So what do we do now our Tulips are coming to an end (mostly) of their flowering time?
Well, traditionally gardeners used to lift them from their bedding beds to make way for Summer bedding. The lifted Tulips were then left in a shed to die back and once this happens the old foliage is removed and the bulbs stored for planting the following September.
Of course the object at this point is to ensure the foliage dies back into the bulbs, resulting in a nice large bulb for next Autumn planting, so while you could lift them and pop them into a shed, I prefer to do something different.
You see I tend to keep my Tulips in pots/ containers. This allows for a great degree of flexibility in placing the pots close to the doors when they are in full flower and around to the side when they pass their best.
So, for me, I have moved some of the pots that have finished flowering around the side of the house (in a nice sunny spot), dead-headed them (this is the removal of the seed-head - see picture) and will now liquid feed them over the next month or so, once a week, as they die back. In fact I have already given them one or two liquid feeds as the were coming into flower.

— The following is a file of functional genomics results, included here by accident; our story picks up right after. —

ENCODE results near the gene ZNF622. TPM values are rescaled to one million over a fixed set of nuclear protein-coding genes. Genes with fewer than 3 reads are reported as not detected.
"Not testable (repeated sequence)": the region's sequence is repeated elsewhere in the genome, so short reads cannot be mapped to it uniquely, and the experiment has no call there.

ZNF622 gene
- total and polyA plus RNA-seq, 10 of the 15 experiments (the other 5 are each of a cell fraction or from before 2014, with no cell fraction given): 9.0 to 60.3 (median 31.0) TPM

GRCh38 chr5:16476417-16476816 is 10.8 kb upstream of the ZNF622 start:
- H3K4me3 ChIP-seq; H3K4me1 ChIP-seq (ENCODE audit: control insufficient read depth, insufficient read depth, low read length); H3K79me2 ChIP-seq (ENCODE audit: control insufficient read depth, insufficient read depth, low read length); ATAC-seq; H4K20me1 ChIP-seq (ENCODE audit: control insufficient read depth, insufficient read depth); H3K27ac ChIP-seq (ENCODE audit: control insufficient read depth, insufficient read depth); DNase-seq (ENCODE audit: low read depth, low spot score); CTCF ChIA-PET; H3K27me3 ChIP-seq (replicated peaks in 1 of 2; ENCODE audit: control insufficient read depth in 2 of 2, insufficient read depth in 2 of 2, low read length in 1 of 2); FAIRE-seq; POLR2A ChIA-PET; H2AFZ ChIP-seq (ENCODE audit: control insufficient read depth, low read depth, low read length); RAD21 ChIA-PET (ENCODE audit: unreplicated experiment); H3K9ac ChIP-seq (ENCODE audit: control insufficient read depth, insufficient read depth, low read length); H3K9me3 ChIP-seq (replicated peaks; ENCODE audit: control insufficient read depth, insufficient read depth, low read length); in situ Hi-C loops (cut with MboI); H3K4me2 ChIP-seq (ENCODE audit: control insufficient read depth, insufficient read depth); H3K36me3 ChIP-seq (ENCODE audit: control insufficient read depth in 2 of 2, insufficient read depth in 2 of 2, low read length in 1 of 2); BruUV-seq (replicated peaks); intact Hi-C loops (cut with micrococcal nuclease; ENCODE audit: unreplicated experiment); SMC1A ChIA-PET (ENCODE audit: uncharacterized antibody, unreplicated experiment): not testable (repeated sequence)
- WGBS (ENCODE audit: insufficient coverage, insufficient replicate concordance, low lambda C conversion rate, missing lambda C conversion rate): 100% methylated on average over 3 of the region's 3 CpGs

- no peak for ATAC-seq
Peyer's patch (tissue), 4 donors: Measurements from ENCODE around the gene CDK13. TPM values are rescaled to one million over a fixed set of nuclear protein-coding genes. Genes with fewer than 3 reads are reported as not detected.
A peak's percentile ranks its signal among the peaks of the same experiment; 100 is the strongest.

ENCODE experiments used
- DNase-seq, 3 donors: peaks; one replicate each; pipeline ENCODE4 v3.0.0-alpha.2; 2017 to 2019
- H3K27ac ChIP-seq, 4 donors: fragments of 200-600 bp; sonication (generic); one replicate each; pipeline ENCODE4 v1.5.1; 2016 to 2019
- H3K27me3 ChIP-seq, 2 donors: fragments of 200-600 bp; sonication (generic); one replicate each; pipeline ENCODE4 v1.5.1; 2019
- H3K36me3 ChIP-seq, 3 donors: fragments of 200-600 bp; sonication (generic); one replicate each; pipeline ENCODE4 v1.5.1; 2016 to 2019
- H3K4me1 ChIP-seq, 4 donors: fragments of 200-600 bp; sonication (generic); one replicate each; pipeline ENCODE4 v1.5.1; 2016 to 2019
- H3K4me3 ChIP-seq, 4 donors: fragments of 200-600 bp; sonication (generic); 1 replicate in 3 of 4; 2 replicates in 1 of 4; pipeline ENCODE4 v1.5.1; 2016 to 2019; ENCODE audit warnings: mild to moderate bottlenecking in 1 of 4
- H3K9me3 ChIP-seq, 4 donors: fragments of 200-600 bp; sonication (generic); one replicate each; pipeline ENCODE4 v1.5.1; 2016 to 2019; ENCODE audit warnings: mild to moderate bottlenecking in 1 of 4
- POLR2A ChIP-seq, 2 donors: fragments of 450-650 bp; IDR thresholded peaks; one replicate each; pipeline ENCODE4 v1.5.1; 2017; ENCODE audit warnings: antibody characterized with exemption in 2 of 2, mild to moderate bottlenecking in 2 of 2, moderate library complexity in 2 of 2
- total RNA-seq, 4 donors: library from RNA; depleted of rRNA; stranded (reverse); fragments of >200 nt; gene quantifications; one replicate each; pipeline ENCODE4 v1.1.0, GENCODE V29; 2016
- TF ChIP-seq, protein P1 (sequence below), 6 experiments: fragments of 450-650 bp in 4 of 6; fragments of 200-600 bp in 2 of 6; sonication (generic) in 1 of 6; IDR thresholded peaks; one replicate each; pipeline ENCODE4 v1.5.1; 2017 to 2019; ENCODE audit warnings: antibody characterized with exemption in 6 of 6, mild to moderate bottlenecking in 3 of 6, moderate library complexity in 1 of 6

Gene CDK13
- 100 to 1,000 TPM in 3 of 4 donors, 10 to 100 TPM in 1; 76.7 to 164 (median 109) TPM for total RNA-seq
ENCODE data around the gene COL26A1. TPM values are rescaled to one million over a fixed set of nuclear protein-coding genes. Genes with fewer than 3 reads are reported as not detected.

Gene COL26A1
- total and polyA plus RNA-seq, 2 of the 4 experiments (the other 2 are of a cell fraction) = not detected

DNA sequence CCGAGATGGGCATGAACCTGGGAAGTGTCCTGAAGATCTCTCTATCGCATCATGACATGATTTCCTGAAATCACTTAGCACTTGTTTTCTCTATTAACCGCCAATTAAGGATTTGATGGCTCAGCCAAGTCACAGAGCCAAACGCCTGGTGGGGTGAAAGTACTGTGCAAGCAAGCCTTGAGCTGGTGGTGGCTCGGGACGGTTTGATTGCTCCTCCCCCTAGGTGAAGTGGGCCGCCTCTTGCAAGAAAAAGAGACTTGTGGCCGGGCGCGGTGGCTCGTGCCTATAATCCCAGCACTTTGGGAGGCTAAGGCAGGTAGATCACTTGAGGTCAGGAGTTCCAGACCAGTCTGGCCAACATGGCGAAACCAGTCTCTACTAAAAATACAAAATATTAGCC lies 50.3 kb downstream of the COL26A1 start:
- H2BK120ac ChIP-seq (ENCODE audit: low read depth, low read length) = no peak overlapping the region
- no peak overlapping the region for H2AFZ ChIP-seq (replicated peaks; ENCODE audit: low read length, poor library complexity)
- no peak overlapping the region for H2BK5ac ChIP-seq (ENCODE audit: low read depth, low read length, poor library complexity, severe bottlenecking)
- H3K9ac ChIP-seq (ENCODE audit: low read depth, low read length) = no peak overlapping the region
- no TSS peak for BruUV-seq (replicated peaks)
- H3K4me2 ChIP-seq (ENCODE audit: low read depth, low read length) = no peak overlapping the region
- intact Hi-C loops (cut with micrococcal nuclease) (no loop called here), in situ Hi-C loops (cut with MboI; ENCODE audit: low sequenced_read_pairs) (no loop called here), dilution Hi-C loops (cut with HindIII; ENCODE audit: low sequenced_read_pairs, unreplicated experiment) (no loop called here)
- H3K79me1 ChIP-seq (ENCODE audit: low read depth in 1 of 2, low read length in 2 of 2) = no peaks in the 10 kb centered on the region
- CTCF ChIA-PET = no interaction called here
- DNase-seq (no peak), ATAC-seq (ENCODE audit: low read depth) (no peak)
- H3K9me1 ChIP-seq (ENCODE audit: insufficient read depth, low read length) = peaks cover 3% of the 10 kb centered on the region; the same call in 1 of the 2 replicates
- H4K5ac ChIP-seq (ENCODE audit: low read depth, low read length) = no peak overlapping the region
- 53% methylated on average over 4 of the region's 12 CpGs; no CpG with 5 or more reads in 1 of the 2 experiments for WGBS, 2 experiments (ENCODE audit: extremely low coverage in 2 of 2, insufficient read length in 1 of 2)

The point of feeding them is that the healthier the foliage is after flower, the more greenness (and goodness) there is to die back into the bulb, therefore making a bigger bulb (and hopefully more flowers) for next year.
By mid-June (mostly) the foliage will be gone and the bulbs can be lifted at this point and stored in paper bags (with name of variety written on it).
I know this sounds like a little extra work, but well worth it to get the bulbs to a nice size for next year.
(Updated June '13) I also leave some bulbs in their containers, remove the foliage that has died back, and simply over plant with some Summer bedding, ensuring I put a nice fresh layer of compost (with some nice organic food added) on top.
In fact, for some of my pots, I deliberately leave a bit of space (3-4 inches) between the top of the soil and the rim of the pot when Autumn planting bulbs, to leave space for this time of year to over plant with bedding (or similar).